Króka-Refs saga

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Króka-Refs saga (About this sound listen ) or the Saga of Ref ('Fox') the Sly is one of the Icelanders' sagas. Written in the 14th century the saga relates the adventures of Ref Steinsson, a "coal-biter" or "male Cinderella", whose unpromising origins lead him to greatness in both combat and subterfuge.

History of Saga[edit]

Although first recorded between 1350-1400 AD, the only completely preserved saga is dated to the second half of the fifteenth century.[1] Taking place between 950-1050 AD, the saga spans much of the Norse world, including Iceland, Greenland, Norway, and Denmark. The Christianization of Scandinavia occurs during the timeline of the saga, with the main character, Ref, converting as well.

Synopsis[edit]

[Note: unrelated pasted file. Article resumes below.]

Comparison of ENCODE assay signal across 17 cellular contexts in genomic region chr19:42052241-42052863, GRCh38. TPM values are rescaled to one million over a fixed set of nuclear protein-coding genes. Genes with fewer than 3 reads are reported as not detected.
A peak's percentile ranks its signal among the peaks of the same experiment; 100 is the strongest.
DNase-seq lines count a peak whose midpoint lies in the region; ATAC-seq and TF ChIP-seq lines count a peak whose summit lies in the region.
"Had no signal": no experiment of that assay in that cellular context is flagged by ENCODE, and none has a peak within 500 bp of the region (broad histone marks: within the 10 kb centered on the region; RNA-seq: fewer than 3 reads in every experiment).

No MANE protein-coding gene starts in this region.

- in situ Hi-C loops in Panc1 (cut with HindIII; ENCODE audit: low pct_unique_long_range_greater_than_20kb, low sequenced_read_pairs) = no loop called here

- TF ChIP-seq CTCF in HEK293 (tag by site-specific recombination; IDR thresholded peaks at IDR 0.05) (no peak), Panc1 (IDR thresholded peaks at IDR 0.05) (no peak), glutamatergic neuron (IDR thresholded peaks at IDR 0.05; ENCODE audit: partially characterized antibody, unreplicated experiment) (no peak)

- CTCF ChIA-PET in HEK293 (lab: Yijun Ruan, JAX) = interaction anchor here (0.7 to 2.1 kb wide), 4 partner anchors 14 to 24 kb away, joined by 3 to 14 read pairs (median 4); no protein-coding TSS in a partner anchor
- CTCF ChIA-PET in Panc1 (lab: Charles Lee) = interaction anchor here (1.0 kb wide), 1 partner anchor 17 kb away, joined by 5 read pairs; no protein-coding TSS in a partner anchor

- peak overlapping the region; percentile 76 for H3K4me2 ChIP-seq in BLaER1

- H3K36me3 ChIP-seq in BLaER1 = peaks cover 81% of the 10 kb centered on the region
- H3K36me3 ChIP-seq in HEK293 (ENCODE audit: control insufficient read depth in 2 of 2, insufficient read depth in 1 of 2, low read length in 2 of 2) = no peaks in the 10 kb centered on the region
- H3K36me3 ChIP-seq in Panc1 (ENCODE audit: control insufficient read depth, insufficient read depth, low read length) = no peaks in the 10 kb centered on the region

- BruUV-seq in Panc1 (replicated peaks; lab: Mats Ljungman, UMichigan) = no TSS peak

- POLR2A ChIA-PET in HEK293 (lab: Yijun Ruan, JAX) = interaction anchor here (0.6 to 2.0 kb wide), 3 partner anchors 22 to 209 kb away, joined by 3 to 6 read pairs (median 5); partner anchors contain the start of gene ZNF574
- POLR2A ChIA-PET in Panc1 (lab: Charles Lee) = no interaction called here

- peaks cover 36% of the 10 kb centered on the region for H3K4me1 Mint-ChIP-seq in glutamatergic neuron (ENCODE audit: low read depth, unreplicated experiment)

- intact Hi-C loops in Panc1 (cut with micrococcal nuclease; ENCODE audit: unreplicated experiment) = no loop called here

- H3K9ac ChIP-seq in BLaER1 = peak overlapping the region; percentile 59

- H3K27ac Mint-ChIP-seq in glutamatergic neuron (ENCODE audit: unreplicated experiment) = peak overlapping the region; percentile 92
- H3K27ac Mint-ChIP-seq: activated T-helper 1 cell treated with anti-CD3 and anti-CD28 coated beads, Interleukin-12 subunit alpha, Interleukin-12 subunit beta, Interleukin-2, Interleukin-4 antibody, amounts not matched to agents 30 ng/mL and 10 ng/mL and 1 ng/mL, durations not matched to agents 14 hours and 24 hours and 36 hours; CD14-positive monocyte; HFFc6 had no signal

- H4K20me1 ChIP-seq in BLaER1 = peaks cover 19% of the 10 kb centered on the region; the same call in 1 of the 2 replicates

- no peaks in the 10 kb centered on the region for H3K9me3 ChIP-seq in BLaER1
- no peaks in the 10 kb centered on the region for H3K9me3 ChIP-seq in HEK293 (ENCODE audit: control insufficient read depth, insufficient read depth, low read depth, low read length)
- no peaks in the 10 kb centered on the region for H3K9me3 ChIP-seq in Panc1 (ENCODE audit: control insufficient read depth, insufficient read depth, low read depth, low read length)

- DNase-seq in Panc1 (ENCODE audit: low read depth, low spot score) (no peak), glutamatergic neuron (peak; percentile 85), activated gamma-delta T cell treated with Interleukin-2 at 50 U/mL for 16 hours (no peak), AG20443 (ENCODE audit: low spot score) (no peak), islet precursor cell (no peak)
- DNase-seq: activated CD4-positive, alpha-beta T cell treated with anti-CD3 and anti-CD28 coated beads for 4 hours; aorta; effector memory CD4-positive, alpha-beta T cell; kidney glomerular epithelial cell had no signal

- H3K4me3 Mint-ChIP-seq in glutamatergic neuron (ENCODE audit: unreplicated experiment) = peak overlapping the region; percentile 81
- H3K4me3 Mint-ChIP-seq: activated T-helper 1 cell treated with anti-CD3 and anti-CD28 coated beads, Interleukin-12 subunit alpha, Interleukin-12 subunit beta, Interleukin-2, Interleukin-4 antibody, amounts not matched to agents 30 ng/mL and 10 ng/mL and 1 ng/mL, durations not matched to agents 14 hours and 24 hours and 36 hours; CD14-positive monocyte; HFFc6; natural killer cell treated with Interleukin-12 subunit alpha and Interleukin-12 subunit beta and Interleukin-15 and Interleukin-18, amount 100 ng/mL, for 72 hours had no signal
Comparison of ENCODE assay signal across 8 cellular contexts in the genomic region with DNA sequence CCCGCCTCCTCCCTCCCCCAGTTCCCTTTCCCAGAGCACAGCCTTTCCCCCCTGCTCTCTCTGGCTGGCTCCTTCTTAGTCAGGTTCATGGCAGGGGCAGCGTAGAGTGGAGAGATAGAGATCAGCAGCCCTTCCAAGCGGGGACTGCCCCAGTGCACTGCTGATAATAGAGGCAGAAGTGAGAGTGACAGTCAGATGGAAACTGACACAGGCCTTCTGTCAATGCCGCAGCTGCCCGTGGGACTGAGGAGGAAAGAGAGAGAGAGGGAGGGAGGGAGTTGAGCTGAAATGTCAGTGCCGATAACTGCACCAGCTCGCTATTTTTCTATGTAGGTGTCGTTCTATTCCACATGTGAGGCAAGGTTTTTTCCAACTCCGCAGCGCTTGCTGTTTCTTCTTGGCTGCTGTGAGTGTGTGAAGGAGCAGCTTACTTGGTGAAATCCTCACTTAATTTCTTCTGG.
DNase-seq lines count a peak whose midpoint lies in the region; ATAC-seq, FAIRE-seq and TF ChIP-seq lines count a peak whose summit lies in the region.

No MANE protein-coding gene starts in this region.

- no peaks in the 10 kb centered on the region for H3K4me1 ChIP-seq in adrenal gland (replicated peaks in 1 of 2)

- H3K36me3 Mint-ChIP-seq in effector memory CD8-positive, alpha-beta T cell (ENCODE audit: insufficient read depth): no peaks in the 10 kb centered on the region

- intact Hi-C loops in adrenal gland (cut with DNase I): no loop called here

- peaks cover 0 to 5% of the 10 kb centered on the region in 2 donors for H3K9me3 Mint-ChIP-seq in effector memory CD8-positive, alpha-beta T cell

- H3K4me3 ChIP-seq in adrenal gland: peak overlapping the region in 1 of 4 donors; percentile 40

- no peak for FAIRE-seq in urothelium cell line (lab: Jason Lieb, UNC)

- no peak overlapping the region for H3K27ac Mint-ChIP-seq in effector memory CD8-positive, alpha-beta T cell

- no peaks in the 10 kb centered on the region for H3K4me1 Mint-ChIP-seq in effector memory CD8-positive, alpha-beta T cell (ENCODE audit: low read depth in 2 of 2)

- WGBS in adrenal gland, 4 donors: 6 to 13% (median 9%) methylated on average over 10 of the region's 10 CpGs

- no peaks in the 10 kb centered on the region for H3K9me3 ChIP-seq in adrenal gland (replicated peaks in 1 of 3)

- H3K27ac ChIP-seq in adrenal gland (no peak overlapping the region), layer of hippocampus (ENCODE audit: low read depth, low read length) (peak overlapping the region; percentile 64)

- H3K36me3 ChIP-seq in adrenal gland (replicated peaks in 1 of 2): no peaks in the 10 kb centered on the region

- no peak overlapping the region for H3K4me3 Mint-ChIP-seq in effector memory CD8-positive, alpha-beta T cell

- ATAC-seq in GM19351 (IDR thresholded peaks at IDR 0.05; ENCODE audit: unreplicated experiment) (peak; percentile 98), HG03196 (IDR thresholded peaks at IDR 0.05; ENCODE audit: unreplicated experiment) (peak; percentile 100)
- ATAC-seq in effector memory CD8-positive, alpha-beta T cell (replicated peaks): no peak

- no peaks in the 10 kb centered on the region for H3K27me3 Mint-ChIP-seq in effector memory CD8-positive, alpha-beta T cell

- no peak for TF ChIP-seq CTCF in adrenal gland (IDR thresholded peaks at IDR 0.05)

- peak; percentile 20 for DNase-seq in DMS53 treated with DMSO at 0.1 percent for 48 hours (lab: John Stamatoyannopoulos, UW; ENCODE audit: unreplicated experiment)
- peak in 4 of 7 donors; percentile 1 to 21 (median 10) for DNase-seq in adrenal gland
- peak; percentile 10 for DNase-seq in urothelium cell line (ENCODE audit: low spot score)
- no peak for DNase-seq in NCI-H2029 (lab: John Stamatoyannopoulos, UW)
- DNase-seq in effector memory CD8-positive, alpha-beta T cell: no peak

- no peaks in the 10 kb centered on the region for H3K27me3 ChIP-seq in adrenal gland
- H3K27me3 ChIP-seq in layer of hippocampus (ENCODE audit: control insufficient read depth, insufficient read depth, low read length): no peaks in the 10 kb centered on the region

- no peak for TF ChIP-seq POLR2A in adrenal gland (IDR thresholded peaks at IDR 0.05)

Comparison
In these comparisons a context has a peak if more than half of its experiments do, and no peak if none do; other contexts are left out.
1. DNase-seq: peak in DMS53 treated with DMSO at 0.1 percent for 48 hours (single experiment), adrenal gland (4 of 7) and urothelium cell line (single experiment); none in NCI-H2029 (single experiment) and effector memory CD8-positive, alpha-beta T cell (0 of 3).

The saga of Ref the Sly begins in Iceland with an old man named Stein, who had a wife Thorgerd and a son named Ref, who was known for being very lazy.[2] Stein was neighbors with a man named Thorbjorn, who was an unpopular man that had committed many manslaughters and never paid retribution. For the most part, there was little conflict between the men and they were able to settle any disputes. However, after Stein died from illness and Thorgerd was left to run the farm by herself, Thorbjorn allowed his livestock to graze on Thorgerd’s land. Thorgerd then hired a man named Bardi to help make sure Thorbjorn’s livestock stayed off her land. This led to Thorbjorn’s livestock producing little milk and after some encouragement from his wife, Thorbjorn slayed Bardi in his own shed. After learning of Bardi’s death, Thorgerd calls her son Ref a coward for being useless and doing nothing at a time like this. Ref then went to Thorbjorn’s farmhouse where he kills Thorbjorn with a spear. Thorgerd sent Ref off to her brother Gest while the killing was to be settled. Here, Ref finds that he is an exceptional craftsman and builds one of the greatest ships to have ever been in Iceland, after having only seen a toy model of a boat. Ref uses this boat to sail to Greenland, where he meets a man named Bjorn, who asks Ref to put up buildings on his land. Bjorn had a daughter named Helga, and during this time Bjorn grants Ref his daughter’s hand in marriage. After which, Ref and Helga had three sons Stein, Bjorn, and Thormod, and took over running of the farm, although Bjorn remained living there. Near their farm lived a man named Thorgils, a hateful and difficult man. Thorgils and his sons began spreading slanderous rumors about Ref around the area, so Ref went to Thorgils farm seeking reparations. When Thorgils refuses to offer any compensation, Ref kills him and then goes to their boathouse to wait for his sons to return where he kills them too. Afterwards, Ref leaves on a ferry accompanied by his wife and kids and couldn’t be found, leading some to believe they had perished. At this same time King Harald Sigurdarson of Norway, sent one of his men named Bard to Greenland to acquire rare items. After reaching Greenland, Bard meets Gunnar, son-in-law of Thorgils, who tells him about Ref. The two men decide to gather seven men and launch an expedition into the wilderness in search of Ref. Eventually they came upon a great fortification near the bay and were greeted by Ref. Bard quickly orders his men to burn down the fort, but water flows out of the fort and puts out the fire. After this Bard, Gunnar, and their men left unsure how to proceed. Bard then returns to Norway with fine gifts from Gunnar, including a polar bear, a walrus skull, and a chessboard made of walrus ivory, that he presents to the king. Bard explains that all Gunnar wants in return for these gifts is friendship and counsel on how to deal with Ref. King Harald warns Bard not to return to Greenland, but says that if he does he should try to dig up the water pipes leading to the fort so that they have no way to put out a fire. Bard quickly returns to Greenland where he again meets up with Gunnar, and they sail off with their men to find Ref. When they arrive they do as King Harald said and dig up the water pipes before starting fire to the fort. This time the fort did catch aflame and the part of the wall facing the water fell outwards, killing four of Bard’s men. As the wall fell, a ship containing Ref and his sons, ran down the wall on rollers into the water. Bard and his men also jumped into their ship and were quickly catching up to Ref. Seeing this, Ref told his sons to slow down so that Bard would overtake them. At the moment Bard passed them, Ref through a spear through Bard and told his son to cut through the stays of Bard’s ship. Gunnar and his men then went after Ref themselves, but by this time it was dark and Ref slipped away. Bard’s men returned to Norway with his body and told King Harald about their encounter. Ref and his family then left Greenland for Norway, where Ref took on the alias of Narfi. While Helga was alone in the hut they had rented, a man named Grani, who worked for King Harald, entered and tried to have his way with Helga. While Helga was fighting him off, Ref returned and Grani ran away. Ref was able to chase him down and killed him. Ref thought it’d be better to not keep the killing a secret and thus be charged with murder, and asked Helga to return to the ship. Disguised as an old man, Ref entered King Harald’s assembly and confessed to the killing in riddle. After deciphering the riddle, King Harald sent his men to search for Ref. During this time Ref sailed directly to Denmark where he told King Svein of his story, who gives Ref a farmstead and estates in exchange for his sons’ services. King Harald then sent Eirik, Grani’s brother, and with him sixty men to Denmark to kill Ref. When Eirik and his men arrive in Denmark they come across an old man who agrees to lead them to Ref. The old man takes two Norwegian men ashore while the others wait on the boat, and leads them into the forest where Ref’s sons and twelve of his followers charge at them and capture the Norwegians. At this point the old man rips off his rags and beard, revealing himself to be Ref. King Svein had also sent two longships with two-hundred men, with whom Ref and his men met up with before attacking Eirik at sea. All but ten of Eirik’s men were killed, but Ref allows Eirik his life since he killed his brother. Afterwards, King Svein awards Ref a gold ring and twelve farms for his valiance. After staying in Denmark for years, Ref leaves on a journey to Rome, along which he captures an illness that causes his death. Ref’s sons Stein and Bjorn remained with King Svein a long time, who arranged fine marriages for them, and Ref’s other son, Thormod, returned to Iceland.